The journalist's crime? He'd had the temerity to take a picture of Floyd Shivambu, the deputy president of the Economic Freedom Fighters - a party also known for its insatiable need for publicity and its unprecedented ability to garner sound bites and column inches by plying the media with ready-made quotes and publicity stunts - outside Parliament.
A lesser known irony is that Shivambu had picked on one of the nicest, kindest and calmest photo-journalists in the country. Adrian de Kock of Netwerk24 was never going to fight back. He stood his ground, but he remained ice cool, while Shivambu tightened his grip.
Shivambu would have known this instinctively, bullies do. There are others who wouldn't have stood for his nonsense. More than a couple of them would have knocked him flat on his backside, figuratively and literally. The problem is that South Africans aren't just forgiving, we're also opportunistic in our expedience.
The EFF has never been more than what it was when it was still the ANC Youth League in the thrall of Julius Malema and Shivambu. They're both a lot better educated than they were then and, thanks to the "people's bae" Dr Mbuyiseni Ndlozi, even more photogenic and media friendly than ever before, but the nihilistic DNA remains - seasoned by a childish petulance that none of them have ever really outgrown.
South Africa, and particularly the middle class, forgave them all that - and actively overlooked it too - because the EFF was the only party really sticking it to president Jacob Zuma in public. The DA might have been waging a long and often thankless battle through the courts - which only came to fruition last week after a decade of effort - but it was the EFF telling the president to his face (and his acolytes) in Parliament, what everyone else was filling their social media time-lines with.
The EFF, though, hadn't really changed much from the same bunch of bare-arsed, chair-throwing louts who elected Malema and Shivambu at the heroically dysfunctional ANC Youth League congress in Bloemfontein in April 2008. You can see this in the way the EFF would capture the moral high ground, only to lose it in the next gasp. As good an example as any would be their bizarre campaign against retailer H&M earlier this year, where they entered shops causing mayhem, attacking store mannequins to protest racial injustice and black exploitation.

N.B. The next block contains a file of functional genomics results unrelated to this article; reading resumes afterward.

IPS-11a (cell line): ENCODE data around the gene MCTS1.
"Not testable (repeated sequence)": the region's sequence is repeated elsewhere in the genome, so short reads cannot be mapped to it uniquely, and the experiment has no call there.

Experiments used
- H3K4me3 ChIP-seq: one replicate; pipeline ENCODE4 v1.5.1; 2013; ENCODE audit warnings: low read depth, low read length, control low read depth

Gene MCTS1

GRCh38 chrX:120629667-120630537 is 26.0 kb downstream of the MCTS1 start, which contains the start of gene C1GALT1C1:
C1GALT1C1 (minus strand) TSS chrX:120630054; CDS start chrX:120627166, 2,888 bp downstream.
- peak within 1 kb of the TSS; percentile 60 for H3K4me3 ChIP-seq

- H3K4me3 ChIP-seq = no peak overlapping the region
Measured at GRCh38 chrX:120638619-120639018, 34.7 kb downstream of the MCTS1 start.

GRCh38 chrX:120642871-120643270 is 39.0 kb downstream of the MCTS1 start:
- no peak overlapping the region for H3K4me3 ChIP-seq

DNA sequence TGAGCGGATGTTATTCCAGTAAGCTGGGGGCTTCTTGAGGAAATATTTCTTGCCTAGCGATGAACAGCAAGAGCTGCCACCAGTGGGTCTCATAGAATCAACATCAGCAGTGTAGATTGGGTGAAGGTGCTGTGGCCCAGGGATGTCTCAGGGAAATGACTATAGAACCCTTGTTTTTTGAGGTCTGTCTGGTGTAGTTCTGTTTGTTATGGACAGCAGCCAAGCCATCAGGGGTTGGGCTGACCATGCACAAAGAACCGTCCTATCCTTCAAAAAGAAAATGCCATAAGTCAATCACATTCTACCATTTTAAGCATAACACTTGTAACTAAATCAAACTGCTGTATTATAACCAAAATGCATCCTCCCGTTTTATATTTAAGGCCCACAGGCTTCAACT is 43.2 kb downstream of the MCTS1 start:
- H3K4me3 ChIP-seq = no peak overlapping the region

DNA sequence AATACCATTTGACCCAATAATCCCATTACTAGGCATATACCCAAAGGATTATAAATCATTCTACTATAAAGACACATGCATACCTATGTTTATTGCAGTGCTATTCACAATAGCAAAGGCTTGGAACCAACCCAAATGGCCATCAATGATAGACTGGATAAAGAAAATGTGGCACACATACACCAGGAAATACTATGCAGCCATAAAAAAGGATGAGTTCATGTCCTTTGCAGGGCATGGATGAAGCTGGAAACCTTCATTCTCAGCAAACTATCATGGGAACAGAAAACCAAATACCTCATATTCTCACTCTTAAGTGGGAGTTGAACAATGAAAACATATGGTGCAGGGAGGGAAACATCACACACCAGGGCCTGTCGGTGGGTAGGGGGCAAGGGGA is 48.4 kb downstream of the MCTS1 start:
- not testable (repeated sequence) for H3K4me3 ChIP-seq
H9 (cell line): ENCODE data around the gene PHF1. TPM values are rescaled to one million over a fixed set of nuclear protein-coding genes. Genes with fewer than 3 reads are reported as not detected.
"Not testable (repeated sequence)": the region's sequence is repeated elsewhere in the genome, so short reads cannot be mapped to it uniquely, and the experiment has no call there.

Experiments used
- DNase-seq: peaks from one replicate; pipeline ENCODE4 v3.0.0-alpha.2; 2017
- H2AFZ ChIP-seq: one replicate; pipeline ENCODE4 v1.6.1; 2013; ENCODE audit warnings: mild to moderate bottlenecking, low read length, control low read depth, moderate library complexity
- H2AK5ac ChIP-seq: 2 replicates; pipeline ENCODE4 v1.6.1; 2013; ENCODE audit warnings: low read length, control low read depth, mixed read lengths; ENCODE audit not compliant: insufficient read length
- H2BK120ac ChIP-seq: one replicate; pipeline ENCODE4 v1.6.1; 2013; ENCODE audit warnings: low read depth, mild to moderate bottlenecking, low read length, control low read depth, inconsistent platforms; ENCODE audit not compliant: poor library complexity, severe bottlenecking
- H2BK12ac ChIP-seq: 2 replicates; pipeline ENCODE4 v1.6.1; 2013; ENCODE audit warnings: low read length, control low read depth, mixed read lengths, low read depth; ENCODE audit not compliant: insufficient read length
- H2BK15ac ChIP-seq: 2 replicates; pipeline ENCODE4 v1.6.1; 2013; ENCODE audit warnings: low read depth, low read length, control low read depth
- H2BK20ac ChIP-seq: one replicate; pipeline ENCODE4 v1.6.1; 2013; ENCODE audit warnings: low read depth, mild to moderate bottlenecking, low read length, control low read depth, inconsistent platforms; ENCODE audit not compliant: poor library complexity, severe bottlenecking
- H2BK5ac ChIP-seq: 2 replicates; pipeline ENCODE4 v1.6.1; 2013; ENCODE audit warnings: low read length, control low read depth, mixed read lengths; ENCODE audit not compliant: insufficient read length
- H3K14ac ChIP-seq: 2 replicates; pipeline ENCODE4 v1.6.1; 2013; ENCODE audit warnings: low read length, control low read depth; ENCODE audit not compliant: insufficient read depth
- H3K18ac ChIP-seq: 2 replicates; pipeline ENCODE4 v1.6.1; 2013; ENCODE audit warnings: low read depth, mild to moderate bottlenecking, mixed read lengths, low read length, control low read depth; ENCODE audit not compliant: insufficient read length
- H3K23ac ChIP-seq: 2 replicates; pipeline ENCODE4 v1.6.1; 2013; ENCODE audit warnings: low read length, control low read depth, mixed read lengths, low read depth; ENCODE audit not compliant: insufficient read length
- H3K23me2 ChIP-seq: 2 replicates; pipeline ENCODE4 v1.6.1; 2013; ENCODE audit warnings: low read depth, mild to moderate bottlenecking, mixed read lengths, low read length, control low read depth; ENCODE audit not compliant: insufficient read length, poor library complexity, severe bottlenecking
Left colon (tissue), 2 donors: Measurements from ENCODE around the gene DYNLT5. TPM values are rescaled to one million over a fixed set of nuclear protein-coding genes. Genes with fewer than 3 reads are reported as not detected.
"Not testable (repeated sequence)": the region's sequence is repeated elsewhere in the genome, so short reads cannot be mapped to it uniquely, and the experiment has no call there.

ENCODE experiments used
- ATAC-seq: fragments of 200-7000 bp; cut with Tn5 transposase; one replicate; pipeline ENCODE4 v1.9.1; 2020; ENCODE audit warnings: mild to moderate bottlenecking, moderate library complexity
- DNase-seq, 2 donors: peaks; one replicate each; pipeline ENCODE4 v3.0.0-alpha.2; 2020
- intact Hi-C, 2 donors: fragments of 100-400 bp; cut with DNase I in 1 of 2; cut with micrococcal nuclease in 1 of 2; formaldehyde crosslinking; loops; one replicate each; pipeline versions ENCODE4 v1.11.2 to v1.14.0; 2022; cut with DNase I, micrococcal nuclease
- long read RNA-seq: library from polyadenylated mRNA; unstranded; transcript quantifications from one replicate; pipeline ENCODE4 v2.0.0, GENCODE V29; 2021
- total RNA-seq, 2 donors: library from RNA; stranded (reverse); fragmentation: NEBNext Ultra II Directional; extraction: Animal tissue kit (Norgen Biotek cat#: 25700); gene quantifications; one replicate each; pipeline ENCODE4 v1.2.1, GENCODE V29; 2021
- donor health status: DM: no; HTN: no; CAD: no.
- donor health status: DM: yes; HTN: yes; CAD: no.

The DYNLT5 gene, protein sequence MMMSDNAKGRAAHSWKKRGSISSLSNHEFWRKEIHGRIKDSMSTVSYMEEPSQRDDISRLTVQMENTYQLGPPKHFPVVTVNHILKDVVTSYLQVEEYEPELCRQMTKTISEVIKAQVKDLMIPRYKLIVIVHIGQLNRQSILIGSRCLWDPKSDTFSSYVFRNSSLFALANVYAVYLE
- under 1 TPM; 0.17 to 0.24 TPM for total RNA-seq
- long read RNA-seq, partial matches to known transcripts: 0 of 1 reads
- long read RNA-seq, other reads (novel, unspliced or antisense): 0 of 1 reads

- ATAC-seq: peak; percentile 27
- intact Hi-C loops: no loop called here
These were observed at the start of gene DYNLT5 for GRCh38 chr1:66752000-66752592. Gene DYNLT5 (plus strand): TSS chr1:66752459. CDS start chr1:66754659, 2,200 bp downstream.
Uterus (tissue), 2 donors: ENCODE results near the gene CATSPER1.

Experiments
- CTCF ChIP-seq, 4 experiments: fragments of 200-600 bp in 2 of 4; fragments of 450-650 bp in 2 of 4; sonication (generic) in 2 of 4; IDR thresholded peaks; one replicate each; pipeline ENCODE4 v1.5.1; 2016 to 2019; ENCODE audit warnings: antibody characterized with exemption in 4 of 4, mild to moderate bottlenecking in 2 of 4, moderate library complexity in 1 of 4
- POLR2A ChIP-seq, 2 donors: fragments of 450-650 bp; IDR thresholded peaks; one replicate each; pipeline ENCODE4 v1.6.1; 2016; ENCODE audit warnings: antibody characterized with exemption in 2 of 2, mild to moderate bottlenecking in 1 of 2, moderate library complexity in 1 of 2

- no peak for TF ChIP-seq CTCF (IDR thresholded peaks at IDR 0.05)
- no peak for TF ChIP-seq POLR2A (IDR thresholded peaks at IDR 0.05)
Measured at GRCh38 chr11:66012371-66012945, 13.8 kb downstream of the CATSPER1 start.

Shivambu, to his - or his handlers' - credit, apologised fairly smartly after the video of him throttling De Kock went viral. But here too whatever good was engendered was immediately squandered by its qualifications. Shivambu said he was sorry for the "scuffle". There was no such thing.
It was a blatant assault. He then seems to suggest it would be fine for him to have manhandled De Kock if De Kock hadn't been a journalist.
But, as the hawks on social media were quick to note, it's all semantics in the end. Throttling a journalist for refusing to delete a picture they might or might not have taken becomes a scuffle and a call to “cut the throat of whiteness” is just a metaphor to unseat Athol Trollip as mayor of the Nelson Mandela Metro, not hate speech reminiscent of Africa Addio.
The EFF has a proven tendency, unequivocally fascist in its execution, to close down dissent that goes all the way back to those ungovernable days in the league when Malema expelled BBC reporter Jonah Fisher for having the temerity to call him out on his hypocrisy.
Nobody held Malema out to dry, instead the video of him telling Fisher: “Here you behave or else you jump. Don't come here with that white tendency, go out, bastard, bloody agent!” became an internet sensation, beloved of comedians and chortled over by those who should have known better.
Likewise, when the EFF declared a fatwa on journalists from ANN7 actually attending party press conferences, there wasn't unanimous condemnation primarily because of ANN7’s links to the Guptas and alleged role in state capture - and journalists unable to separate personal perceptions from professional duty.
We are reaping the harvest of those seeds we sowed. As a country, though, we're like adults with ADHS - as long as the end justifies the means.
On the same day that Shivambu was getting his comeuppance on Twitter and Facebook, his political colleague, Dali Mpofu, was being lionised far and wide. The EFF's national chairperson had just got Proteas' star bowler Kagiso Rabada off his original ICC ban that would have excluded him from the rest of the Australian test series currently under way in Cape Town.
There were vows for eternal support for the EFF at the polls beforehand if he got him off and calls for him to be dubbed the "people's advocate" and even given national honours by the president afterwards.
The irony was complete.
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